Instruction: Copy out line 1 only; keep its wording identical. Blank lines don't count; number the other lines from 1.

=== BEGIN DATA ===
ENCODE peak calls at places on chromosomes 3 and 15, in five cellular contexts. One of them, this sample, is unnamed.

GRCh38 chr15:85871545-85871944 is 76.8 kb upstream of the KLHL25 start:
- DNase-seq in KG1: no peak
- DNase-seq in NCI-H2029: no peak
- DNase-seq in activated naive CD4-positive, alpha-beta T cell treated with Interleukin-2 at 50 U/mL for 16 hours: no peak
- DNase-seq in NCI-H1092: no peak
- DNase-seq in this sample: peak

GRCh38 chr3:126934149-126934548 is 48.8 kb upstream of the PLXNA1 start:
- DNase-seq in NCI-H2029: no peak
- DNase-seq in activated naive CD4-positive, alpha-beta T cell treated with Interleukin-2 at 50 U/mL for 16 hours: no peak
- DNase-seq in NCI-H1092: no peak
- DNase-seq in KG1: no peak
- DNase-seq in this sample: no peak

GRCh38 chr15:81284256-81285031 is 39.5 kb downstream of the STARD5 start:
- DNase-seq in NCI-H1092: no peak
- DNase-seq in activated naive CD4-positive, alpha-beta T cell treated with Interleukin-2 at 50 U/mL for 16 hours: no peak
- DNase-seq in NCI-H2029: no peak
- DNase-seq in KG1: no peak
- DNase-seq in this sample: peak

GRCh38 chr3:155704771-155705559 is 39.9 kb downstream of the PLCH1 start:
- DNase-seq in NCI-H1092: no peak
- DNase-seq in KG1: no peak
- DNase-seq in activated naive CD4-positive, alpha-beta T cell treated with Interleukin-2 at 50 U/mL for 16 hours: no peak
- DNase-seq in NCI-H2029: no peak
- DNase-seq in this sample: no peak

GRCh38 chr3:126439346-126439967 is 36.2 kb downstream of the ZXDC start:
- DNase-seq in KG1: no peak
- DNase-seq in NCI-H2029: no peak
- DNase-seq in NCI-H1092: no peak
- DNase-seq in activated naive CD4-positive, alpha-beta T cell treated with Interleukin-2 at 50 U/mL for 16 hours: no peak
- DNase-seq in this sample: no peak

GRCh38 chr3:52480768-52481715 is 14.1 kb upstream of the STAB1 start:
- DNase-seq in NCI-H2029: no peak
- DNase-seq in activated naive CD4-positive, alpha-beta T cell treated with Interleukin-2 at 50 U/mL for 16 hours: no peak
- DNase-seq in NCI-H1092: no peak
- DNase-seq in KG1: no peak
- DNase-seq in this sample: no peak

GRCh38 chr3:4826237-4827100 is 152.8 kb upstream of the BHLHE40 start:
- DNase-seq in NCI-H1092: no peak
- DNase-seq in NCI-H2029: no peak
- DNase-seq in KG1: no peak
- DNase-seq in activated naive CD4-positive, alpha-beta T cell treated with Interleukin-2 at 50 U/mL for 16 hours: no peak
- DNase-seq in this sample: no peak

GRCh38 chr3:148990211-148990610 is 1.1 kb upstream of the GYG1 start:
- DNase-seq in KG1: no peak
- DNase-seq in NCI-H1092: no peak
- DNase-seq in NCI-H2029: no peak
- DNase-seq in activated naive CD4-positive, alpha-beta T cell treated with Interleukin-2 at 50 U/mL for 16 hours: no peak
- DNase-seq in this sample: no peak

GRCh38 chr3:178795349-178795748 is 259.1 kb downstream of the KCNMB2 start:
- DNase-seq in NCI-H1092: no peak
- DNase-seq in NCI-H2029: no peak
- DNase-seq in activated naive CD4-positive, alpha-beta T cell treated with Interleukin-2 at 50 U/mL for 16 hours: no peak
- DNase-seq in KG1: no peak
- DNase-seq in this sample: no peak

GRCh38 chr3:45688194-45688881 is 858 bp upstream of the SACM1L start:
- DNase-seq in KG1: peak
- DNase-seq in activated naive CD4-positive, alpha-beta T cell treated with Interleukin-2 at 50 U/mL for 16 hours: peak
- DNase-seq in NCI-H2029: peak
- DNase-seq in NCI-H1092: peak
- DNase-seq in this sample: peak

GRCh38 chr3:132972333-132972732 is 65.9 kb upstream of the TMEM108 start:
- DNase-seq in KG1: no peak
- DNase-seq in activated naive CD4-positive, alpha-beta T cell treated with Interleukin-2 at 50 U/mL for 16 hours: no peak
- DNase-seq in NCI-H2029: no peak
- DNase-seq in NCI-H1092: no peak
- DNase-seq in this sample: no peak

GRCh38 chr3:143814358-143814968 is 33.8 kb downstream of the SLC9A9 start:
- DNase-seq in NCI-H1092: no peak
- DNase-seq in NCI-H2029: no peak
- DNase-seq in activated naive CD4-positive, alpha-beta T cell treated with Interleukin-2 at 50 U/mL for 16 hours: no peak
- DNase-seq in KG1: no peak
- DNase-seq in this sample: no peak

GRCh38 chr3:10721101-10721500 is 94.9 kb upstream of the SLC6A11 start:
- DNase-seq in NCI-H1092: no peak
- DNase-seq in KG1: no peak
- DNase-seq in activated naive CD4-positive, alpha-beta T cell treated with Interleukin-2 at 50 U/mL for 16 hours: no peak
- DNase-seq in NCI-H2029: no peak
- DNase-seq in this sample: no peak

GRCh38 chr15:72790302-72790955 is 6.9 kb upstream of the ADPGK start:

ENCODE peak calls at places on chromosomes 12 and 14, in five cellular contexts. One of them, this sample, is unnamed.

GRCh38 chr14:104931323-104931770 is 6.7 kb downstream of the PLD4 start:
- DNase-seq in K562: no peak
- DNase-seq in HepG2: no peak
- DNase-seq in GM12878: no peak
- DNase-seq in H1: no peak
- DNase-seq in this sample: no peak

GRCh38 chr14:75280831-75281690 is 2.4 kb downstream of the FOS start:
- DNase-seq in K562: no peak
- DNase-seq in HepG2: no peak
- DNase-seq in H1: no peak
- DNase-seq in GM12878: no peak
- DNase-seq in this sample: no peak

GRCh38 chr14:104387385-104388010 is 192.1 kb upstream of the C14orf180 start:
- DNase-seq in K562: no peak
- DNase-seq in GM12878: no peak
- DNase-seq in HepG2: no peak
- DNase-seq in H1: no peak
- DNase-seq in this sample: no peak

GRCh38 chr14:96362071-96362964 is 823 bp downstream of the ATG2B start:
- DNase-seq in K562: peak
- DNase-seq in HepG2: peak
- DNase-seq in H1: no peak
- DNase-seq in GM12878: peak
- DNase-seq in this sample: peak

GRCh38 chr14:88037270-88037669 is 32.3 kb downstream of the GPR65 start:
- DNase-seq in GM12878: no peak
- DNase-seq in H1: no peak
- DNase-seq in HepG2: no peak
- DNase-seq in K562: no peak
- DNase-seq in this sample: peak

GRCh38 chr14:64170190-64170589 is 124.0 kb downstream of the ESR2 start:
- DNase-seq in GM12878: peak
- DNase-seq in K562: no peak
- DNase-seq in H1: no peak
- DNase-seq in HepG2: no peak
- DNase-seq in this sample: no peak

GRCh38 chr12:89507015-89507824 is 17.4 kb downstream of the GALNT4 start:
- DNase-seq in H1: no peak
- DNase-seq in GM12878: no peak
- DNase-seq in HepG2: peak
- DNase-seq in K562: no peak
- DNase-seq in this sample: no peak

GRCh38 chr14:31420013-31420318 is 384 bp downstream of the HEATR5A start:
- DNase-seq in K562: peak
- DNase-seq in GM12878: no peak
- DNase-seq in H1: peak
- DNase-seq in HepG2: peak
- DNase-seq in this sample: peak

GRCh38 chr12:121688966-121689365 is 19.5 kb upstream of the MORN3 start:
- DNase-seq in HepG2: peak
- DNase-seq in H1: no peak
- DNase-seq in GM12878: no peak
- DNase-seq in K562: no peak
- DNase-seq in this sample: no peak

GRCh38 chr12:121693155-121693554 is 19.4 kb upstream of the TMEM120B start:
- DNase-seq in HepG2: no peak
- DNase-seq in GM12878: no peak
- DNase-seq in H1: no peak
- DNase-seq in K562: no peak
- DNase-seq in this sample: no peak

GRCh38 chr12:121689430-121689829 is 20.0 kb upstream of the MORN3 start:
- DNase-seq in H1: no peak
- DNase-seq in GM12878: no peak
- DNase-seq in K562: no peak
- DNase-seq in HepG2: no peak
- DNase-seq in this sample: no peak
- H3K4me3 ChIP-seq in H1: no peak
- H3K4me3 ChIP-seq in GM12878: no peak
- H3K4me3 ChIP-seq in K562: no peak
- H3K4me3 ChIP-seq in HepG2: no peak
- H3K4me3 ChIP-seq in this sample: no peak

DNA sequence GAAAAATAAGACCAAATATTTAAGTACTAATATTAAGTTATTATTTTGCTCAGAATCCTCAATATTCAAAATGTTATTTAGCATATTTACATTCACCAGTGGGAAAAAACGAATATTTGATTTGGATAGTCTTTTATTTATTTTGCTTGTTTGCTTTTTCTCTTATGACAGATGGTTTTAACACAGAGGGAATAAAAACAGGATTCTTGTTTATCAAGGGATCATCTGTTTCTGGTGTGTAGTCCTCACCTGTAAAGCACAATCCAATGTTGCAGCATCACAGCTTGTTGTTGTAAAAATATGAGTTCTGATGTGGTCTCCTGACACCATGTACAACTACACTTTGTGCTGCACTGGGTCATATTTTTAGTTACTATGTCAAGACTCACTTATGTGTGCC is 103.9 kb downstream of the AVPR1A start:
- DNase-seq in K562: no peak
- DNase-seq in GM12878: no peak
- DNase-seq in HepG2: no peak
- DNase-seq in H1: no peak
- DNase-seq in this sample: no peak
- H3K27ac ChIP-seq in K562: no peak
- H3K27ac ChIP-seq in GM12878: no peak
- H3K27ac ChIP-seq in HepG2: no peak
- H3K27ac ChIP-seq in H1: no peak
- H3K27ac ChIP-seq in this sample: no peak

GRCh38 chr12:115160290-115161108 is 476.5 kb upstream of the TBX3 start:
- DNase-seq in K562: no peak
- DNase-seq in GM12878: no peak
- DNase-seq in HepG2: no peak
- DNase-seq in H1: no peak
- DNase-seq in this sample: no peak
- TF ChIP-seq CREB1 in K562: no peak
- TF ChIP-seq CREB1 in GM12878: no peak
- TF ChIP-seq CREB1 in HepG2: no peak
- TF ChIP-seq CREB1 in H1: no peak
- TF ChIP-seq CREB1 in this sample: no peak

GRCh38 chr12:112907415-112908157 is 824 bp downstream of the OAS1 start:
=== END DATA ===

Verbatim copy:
ENCODE peak calls at places on chromosomes 3 and 15, in five cellular contexts. One of them, this sample, is unnamed.